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Industry at loggerheads over SME definition

by Reporter10 minute read
Kate Carnell

Small business ombudsman Kate Carnell has called for proposed changes to the definition of SME to be enshrined in the banking code amid reluctance from the Australian Banking Association.

The Australian Banking Association (ABA) recently announced that it has committed to adopting seven of the banking royal commission’s recommendations concerning changes to the Banking Code of Practice.

However, the ABA stated that it “has not yet reached a view” on the commission’s proposal to amend the definition of small business in the banking code to any business or group employing fewer than 100 full-time equivalent employees, where the loan applied for is less than $5 million.

The banking association issued a warning over the potential impacts of such a change, claiming that it has “serious concerns” about the “material impact” it may have on access to credit for small business borrowers.


Despite the ABA’s concerns, the Australian Small Business and Family Enterprise Ombudsman Kate Carnell stressed the importance of broadening the definition of a small business, claiming that current arrangements are “not workable”.

“This definition was backed by the Murray Review [and] the ABA’s own independent Khoury Review and is applied by the new Australian Financial Complaints Authority,” Ms Carnell said.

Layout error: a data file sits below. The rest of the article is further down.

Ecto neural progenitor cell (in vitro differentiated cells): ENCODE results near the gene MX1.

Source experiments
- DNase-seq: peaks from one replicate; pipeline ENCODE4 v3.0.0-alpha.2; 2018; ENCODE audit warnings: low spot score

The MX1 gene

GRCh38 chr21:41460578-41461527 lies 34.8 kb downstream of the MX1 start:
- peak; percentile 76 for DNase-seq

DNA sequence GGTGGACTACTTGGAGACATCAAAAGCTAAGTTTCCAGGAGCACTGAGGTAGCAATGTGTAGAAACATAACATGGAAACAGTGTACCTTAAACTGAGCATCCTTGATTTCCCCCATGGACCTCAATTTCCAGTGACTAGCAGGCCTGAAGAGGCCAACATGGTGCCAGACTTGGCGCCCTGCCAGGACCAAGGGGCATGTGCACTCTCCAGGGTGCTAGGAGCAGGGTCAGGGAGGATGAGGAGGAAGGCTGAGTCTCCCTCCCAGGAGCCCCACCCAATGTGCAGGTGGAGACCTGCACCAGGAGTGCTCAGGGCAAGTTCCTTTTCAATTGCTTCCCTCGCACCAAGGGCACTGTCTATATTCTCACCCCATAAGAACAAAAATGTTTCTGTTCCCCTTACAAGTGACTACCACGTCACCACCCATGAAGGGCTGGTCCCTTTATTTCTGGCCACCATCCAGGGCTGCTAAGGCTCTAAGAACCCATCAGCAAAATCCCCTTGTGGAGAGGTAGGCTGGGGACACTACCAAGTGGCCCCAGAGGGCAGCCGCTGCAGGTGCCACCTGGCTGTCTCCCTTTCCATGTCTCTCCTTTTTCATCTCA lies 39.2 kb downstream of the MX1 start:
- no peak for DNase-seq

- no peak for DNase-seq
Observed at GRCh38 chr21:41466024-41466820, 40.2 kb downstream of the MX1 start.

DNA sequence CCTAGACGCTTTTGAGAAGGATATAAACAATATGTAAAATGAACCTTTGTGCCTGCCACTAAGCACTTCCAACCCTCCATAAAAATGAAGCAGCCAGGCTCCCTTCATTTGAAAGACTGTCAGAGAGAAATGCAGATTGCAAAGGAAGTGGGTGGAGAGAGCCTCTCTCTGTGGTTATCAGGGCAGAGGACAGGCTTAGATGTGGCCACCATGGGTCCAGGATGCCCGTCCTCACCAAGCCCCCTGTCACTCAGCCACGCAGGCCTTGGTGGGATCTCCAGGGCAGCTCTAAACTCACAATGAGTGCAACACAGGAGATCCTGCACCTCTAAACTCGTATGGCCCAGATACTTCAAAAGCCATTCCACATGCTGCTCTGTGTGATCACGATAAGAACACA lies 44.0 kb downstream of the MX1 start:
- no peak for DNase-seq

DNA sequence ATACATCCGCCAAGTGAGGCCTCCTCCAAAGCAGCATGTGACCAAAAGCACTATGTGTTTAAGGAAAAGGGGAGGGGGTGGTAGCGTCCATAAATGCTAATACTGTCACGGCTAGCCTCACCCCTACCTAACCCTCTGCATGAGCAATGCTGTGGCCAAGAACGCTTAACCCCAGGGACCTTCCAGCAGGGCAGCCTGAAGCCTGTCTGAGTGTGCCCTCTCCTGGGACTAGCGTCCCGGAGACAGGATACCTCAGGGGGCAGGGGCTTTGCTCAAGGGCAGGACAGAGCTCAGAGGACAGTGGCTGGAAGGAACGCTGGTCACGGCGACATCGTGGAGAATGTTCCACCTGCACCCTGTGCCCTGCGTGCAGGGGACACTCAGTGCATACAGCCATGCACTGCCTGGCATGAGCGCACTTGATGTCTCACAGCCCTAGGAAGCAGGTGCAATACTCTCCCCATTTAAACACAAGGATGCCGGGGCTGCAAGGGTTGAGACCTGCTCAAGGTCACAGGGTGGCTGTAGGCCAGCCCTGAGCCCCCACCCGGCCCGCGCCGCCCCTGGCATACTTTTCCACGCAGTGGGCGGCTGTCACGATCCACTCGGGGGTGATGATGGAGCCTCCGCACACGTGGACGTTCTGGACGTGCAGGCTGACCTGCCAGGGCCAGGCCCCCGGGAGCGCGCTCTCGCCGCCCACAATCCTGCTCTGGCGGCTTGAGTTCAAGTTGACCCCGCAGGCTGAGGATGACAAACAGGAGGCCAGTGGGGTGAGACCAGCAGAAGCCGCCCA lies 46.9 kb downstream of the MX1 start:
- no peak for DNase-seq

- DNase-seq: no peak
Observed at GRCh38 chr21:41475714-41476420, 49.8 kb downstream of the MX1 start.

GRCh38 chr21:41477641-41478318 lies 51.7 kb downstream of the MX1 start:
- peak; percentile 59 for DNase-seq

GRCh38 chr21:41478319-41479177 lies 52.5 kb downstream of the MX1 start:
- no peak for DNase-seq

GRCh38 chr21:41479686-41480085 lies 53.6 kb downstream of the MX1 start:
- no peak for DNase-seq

“A $3 million aggregate loan limit is just not workable. It potentially excludes a large number of small businesses, particularly those capital-intensive businesses such as farms, building and manufacturing.”

Ms Carnell noted that the ombudsman’s office is in discussion with the ABA and has developed a list of amendments to the code, which she said would offer a “better framework for a balanced relationship between banks and their small business customers”.

Ms Carnell concluded: “Small businesses are the engine room of the Australian economy. They are growing all the time, and reform in this area is vital if we’re to support growth in this sector.

“Banks now have the opportunity to show they’re serious about reform and are willing to change.

“We look forward to a response to our recommendations as a matter of urgency.”

[Related: ABA contests royal commission’s SME reform]

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